We have heard many opinions about Queen Elizabeth II, ranging from fawning admirers to resentful critics. For me, this range of commentary, coming out of ideological commitment is of little interest.
Ideological thinking is inherently unreasoned, therefore of little value if we wish to speak of any profound human truth. Ideological thinking is a reductive mapping of a simplified grid onto the complicated chiaroscuro of human reality. Ideology as a way of capturing human motivation is useful for the construction of economic or sociological models investigating very thinly-sliced phenomena, but ideological models are useless when trying to understand the depth of human motivations or culture.
Humans are kaleidoscopic creatures made up of every-shifting light and shadow, whereas models are cut and dry. That’s why ideological models about society, culture or politics are so brittle, for example, the twin models of neoliberal ideology or its critical marxist sibling.
For me, trying to understand a legacy is to attempt to understand how the person acted within the human context of their life, not how they fit into an ideological system or how they were a symbol within an ideology. These are brittle considerations that do not get at much human truth or understanding.
One of the ways the Queen was remarkable is that she was driven by consistent adherence to a principle of duty. Duty to family, country, humankind, God.
Duty is somewhat of an alien concept in contemporary life. So much of what motivates us is gratification or self-regard. Both of these concepts can be positive when linked to a sense of duty — one can feel gratified that one has done one’s duty; or feel an increase in one’s self-esteem when one has accomplished one’s duty. However, when pursued as individual goals, gratification and self-regard lead to inexorably to nihilism.
Thus our contemporary quandary. If one has accepted a sort of navel-gazing, self-gratifying nihilism that doesn’t hold anything sacred or in reverence, then to what can feel a sense of duty? Put another way, if everything is relative, then to what do we owe the call of duty?
This is not a trivial problem.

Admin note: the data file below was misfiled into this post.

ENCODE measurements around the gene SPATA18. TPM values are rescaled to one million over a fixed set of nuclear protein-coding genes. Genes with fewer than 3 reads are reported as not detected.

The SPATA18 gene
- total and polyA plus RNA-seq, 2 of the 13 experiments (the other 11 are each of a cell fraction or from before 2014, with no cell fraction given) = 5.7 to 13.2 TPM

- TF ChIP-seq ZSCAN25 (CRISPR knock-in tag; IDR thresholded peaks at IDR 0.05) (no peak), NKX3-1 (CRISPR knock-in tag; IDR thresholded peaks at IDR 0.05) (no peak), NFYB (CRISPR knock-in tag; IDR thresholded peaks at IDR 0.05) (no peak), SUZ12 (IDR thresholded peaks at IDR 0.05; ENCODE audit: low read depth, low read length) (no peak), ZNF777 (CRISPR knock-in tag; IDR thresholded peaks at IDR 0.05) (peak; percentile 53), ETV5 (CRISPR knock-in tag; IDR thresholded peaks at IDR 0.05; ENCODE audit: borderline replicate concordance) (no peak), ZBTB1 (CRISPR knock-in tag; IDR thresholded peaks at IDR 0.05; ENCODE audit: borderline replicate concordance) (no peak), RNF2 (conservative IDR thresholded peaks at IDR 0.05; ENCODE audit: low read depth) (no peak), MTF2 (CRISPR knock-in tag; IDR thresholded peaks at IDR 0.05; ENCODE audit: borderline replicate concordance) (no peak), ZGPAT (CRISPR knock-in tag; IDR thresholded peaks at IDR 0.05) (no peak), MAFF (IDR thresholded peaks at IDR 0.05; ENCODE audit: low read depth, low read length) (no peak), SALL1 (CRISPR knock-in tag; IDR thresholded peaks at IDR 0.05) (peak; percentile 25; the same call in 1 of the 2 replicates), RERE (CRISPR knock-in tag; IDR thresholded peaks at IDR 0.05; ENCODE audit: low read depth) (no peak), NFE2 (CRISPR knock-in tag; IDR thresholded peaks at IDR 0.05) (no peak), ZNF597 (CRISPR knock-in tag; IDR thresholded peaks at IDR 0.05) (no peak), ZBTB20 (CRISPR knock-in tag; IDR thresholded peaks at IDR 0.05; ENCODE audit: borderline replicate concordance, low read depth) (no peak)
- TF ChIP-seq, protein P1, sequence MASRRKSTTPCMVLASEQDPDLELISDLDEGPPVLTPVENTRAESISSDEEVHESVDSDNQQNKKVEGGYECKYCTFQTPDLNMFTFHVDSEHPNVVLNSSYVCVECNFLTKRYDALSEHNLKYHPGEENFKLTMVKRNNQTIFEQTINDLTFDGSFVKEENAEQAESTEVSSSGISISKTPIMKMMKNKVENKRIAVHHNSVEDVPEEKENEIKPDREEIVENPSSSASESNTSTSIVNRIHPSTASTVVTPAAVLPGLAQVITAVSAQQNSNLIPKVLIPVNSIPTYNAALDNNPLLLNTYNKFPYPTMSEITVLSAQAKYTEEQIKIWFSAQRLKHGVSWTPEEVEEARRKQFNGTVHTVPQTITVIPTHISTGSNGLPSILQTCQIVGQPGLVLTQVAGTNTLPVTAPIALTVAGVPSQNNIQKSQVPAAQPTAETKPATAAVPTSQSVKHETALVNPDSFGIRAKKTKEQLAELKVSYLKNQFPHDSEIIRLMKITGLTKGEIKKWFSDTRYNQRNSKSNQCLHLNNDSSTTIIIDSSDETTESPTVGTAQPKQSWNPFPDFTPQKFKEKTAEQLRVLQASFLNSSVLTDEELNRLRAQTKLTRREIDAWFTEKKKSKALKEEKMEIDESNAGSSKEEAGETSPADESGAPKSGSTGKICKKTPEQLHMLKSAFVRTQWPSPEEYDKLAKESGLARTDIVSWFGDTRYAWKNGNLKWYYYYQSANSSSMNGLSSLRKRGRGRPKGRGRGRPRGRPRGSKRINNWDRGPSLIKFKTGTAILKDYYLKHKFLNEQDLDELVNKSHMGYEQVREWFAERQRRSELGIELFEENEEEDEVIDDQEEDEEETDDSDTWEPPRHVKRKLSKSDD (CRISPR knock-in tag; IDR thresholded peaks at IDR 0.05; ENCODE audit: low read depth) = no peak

The Queen presents an interesting case study because she served God, family and country. She felt a Christian duty to live her life interpreting a certain set of moral principles, motivated by the doctrine of love and forgiveness, which underly Christian wisdom and faith. Personally, I am motivated by a similar faith and wisdom, although I belong to a different Christian grouping, Roman Catholicism.
However, let’s say you aren’t religious. To whom or to what do you owe a feeling of duty? You can feel a sense of duty to country, to tradition or to family. Importantly, duty should be to something to which you have a deep emotional connection, a human connection, a profound intuitive understanding. You feel a sense of duty because you feel a human sense of closeness.
That feeling of duty transcends petty personal grievance or minor personal discomfort. It should take a lot to break your feeling of duty, because duty involves a lot of forgiveness – if your brother does something stupid or petty, do you immediately stop feeling a sense of duty toward him? No. It is your duty as a family member to protect him, despite his poor choices. Why? Because as humans, we feel a strong sense of duty to our kin. Let’s say your sister chooses a political ideology that you disagree with. Do you forsake her? Unlikely. You will likely still feel a sense of duty that transcends your political differences, however wide.
This is an interesting concept, worthy of more thought, but this post is getting long.
So there you have it, duty is a useful concept that more of us should dust off and start applying.
We’d probably be much happier and more content if we did. Having a sense of duty provides structure and meaning to life. In that, the Queen set a great example for us all.